Changes to administrative segregation and mental health policy
July 31, 2017 – Ottawa, Ontario – Correctional Service Canada
The Correctional Service of Canada (CSC) has made important changes to the way inmates with significant mental health needs are managed, and to the policy framework for administrative segregation.
As of tomorrow, August 1, 2017, there are specific groups of inmates who will not be admitted to administrative segregation, as well as additional groups that are not admissible unless there are exceptional circumstances. The following inmates are not admissible to administrative segregation, and instead will be managed under CSC’s policy to preserve life and prevent serious bodily harm:
- Inmates with a serious mental illness with significant impairment, including inmates who are certified in accordance with the relevant provincial/territorial legislation
- Inmates actively engaging in self-injury which is deemed likely to result in serious bodily harm
- Inmates at elevated or imminent risk for suicide.
In addition, the conditions of confinement in administrative segregation will ensure the allowance of essential items upon admission, personal property within 24 hours, daily showers, and a minimum of two hours daily outside of the inmate’s cell.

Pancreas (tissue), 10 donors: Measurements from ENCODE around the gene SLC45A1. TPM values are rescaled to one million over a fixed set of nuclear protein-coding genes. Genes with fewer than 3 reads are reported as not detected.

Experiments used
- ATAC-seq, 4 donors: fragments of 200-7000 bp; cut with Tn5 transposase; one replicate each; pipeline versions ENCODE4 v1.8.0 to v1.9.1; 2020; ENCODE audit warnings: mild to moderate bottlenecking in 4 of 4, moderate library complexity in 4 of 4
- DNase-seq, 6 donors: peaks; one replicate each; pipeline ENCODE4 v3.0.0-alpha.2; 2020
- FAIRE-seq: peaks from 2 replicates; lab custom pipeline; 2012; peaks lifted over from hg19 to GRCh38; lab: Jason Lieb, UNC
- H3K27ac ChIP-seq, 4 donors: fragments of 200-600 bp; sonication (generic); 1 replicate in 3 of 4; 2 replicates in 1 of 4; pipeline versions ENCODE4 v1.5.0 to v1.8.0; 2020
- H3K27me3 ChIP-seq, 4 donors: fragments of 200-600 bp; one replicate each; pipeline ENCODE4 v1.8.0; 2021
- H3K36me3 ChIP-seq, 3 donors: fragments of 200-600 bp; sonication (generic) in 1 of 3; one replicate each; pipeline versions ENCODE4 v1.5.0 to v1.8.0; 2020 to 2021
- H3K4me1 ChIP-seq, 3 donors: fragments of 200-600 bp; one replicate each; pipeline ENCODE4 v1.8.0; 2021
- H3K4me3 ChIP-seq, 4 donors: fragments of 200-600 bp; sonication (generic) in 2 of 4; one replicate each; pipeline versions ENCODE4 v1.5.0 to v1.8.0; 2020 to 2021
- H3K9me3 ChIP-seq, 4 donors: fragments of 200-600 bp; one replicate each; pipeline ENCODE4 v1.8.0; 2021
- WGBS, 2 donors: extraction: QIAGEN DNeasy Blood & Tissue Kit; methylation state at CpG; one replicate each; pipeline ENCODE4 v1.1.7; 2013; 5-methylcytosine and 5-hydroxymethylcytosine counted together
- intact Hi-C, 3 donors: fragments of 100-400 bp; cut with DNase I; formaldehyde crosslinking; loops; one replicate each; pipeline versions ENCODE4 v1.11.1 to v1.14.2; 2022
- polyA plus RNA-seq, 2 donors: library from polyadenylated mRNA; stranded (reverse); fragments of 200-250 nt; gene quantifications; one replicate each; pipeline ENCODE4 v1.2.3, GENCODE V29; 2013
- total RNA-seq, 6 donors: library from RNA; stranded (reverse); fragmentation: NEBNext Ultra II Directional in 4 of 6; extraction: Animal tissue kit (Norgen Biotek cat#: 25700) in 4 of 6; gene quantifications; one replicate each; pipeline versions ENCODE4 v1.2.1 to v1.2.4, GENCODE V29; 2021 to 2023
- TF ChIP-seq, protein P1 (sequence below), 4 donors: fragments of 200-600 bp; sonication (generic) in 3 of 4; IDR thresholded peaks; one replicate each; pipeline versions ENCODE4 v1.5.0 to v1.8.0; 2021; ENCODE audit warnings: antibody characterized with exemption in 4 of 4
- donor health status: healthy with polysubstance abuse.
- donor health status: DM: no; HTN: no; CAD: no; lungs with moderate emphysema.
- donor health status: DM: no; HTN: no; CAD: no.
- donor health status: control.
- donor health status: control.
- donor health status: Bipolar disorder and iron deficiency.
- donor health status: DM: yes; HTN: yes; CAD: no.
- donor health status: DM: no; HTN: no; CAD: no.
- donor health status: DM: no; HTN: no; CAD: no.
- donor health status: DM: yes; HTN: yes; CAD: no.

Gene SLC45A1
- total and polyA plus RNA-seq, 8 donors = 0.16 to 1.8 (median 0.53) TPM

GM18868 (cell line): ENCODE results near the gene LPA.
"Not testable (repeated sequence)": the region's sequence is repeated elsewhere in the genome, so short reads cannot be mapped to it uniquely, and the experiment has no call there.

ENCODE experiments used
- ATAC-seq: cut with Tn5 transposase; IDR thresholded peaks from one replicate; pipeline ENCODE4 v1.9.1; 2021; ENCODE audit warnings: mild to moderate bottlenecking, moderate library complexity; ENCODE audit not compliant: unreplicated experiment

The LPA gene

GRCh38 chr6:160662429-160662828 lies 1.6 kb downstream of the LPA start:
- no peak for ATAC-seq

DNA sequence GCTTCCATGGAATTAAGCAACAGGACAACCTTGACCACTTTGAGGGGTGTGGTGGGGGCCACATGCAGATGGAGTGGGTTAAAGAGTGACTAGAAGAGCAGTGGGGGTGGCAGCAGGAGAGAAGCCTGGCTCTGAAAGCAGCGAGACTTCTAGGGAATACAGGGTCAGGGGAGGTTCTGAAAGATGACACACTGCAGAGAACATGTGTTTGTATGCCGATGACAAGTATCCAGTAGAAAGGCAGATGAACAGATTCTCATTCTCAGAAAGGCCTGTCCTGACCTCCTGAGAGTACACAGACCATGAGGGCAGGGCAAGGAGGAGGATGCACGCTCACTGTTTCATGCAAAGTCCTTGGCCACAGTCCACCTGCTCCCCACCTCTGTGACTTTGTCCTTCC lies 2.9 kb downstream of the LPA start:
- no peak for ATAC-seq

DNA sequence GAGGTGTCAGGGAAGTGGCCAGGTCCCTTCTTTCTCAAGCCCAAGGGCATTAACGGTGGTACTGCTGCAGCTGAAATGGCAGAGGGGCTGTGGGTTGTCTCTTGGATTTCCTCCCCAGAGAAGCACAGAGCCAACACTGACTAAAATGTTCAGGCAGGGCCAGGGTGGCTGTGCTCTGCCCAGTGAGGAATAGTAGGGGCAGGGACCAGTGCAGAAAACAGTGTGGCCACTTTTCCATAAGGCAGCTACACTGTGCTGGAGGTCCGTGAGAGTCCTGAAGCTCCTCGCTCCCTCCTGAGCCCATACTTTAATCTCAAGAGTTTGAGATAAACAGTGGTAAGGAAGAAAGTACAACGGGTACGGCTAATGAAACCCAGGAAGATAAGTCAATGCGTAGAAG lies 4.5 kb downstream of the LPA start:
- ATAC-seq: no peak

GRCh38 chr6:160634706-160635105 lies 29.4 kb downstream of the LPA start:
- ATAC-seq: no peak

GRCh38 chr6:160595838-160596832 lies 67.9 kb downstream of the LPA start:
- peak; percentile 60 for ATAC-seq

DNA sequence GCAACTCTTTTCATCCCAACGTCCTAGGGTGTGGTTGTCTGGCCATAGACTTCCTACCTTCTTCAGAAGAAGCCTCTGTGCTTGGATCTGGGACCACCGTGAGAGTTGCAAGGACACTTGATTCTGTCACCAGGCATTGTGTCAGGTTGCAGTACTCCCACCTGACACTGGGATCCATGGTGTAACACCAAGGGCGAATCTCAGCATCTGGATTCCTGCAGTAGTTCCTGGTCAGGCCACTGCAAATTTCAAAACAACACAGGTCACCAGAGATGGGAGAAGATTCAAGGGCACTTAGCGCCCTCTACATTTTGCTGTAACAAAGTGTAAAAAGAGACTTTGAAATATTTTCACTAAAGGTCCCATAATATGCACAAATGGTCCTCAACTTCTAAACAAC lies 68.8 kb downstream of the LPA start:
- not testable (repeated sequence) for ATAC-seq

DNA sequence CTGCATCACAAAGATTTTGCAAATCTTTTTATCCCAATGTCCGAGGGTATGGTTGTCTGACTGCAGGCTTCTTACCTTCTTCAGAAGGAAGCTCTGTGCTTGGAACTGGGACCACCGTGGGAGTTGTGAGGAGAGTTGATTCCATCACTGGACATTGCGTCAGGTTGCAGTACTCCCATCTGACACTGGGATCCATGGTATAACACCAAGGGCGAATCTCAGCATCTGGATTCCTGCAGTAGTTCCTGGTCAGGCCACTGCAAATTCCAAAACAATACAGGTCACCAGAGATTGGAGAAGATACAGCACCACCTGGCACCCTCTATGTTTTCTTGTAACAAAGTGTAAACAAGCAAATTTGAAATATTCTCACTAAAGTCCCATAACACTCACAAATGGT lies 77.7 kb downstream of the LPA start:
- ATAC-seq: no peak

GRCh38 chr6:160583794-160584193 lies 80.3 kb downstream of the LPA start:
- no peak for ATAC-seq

“We are always looking closely at the way we manage federal corrections, to learn where we can make improvements. These policy changes will make a tangible and immediate improvement to inmates with complex mental health needs, and to the way we manage administrative segregation.” stated CSC Commissioner Don Head.
Two CSC policies have been updated; Commissioner’s Directive 709 - Administrative Segregation, and Commissioner’s Directive 843 - Interventions to Preserve Life and Prevent Serious Bodily Harm. These changes were made following consultation with internal and external stakeholders.
CSC invested $80 million in fiscal year 2016/2017 to support the treatment and management of federal inmates with mental health needs.
In fiscal year 2015-2016, approximately 93 per cent of newly-admitted offenders were screened by CSC’s computerized mental health screening system. Of these, 26 per cent were flagged as needing further mental health assessment.
Recent CSC research on the prevalence of mental disorders among incoming male offenders found the rate for a current diagnosis for a major mental illness (including at least one of the following: bipolar disorders, major depression, and psychotic disorders) is 12.4 per cent.
CSC Media Relations
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